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Maoist militancy takes heavy toll on school education
Published on 17 Feb. 2010 11:24 PM IST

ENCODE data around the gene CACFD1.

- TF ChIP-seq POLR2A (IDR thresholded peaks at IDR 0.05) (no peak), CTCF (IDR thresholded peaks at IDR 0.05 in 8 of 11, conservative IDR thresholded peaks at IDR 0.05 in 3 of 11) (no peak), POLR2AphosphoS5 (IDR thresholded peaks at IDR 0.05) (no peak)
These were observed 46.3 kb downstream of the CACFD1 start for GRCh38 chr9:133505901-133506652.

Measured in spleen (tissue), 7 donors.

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By bombing hundreds of schools since 2005, Maoist militants have taken a heavy toll on education in Chhattisgarh, officials say. “Education and children’s life have been severely hit in Bastar’s interiors, militancy has virtually destroyed school education in vast areas where schools were either blown up or a majority of teachers refused to attend schools due to risks to their lives,” Raja Toram, a teacher based in this small town in Dantewada district, some 500 km south of capital Raipur, told IANS. The mineral-rich Bastar region spread over about 40,000 sq km in the south of the state has witnessed over 1,500 casualties in Maoist violence since 2005 and at least 440 school buildings have been bombed by Maoist rebels after the government started to use the buildings as temporary shelters for securitymen. Officials estimate that Maoist militancy has denied at least 100,000 children access to primary education since 2005 in Bastar, especially after a government-backed controversial civil militia movement, Salwa Judum, started against the guerrillas in June 2005. Bastar -- termed the nerve centre of Maoist militancy in India -- has five districts, Bastar, Dantewada, Bijapur, Narayanpur and Kanker. After the birth of Salwa Judum, a large number of troopers occupied the school buildings for anti-Maoist drives and the rebels retaliated by targeting schools. School teacher Toram said that Maoists were making the most of children’s lack of access to education by forcibly recruiting into their ranks those who had dropped out. The outlawed Communist Party of India-Maoist (CPI-Maoist) has a children’s unit called Bal Sangham. Dantewada district Superintendent of Police Amresh Mishra said: “Militancy has surely affected education. Dozens of schools based in forest areas were blown off by militants though schools that come under the ‘war zone’ are being relocated to Salwa Judum base camps or areas where schools can be protected by forces. But attendance has dropped heavily.” Om Prakash, sub-divisional police officer at Dornapal -- an area which witnessed a string of deadly attacks by Maoists since 2005 -- remarked: “Children’s life and their education have been really the worst hit since 2005; the primary school students are not enjoying education at relief camps under security cover as they earlier were in their villages.” He added: “The whole educational system in interiors has been devastated; Maoists are taking advantage of the situation and persuading parents to send their kids to Bal Sangham for which recruitment age starts at six.” The NGO Human Rights Watch released a book in July 2008, titled “Being Neutral Is Our Biggest Crime”. It had two chapters - one called “Recruitment and Use of Children” and the other “Impact of the Conflict on Education”. The book says: “Naxalites (Maoists) usually enlist children between ages six and 12 into Bal Sanghams, the village level children’s association where children learn Maoist ideology. Most children who are part of Bal Sanghams also work as informers and are trained in the use of non-lethal weapons such as sticks...” “In some cases, Naxalites approach parents and pressure them to send their children to join the ‘people’s war’. In other cases, Naxalites visit schools and ask children to join them.” Quoting a former Maoist leader, Subha Atish, the book said: “They go to school and ask children to join a dalam (unit). This has happened in the Jagargonda area.” Jagargonda, in Dantewada district, is near Dornapal, where the state’s most populous Salwa Judum camp houses over 10,000 residents who have fled their villages, plus a Central Reserve Police Force company to guard them. Authorities deny that the presence of troopers is affecting studies. “At present, there are security forces staying in around 40 schools. Of them, 18 are schools where classes are going on at the same time. The other 22 are school buildings that had already been damaged after being bombed by Maoists and no classes could be held there any way,” a Dantewada district official said. Maoist strike hits five Bihar districts Normal life was partially hit in five districts of Bihar Wednesday following a strike called by Maoists to denounce the alleged killing of over half a dozen guerrillas. There was mixed response to the strike in Banka, Bhagalpur, Jamui, Munger and Lakhisarai districts, officials said. Additional Director General of Police U.S. Dutt said the situation was peaceful. The guerrillas alleged that eight Maoists were killed by police and their bodies dumped at unknown places. Dutt said police were on alert and additional security forces had been deployed at sensitive places. “Security is tight in trains and railway stations as Maoists usually target railways during a strike,” he said.

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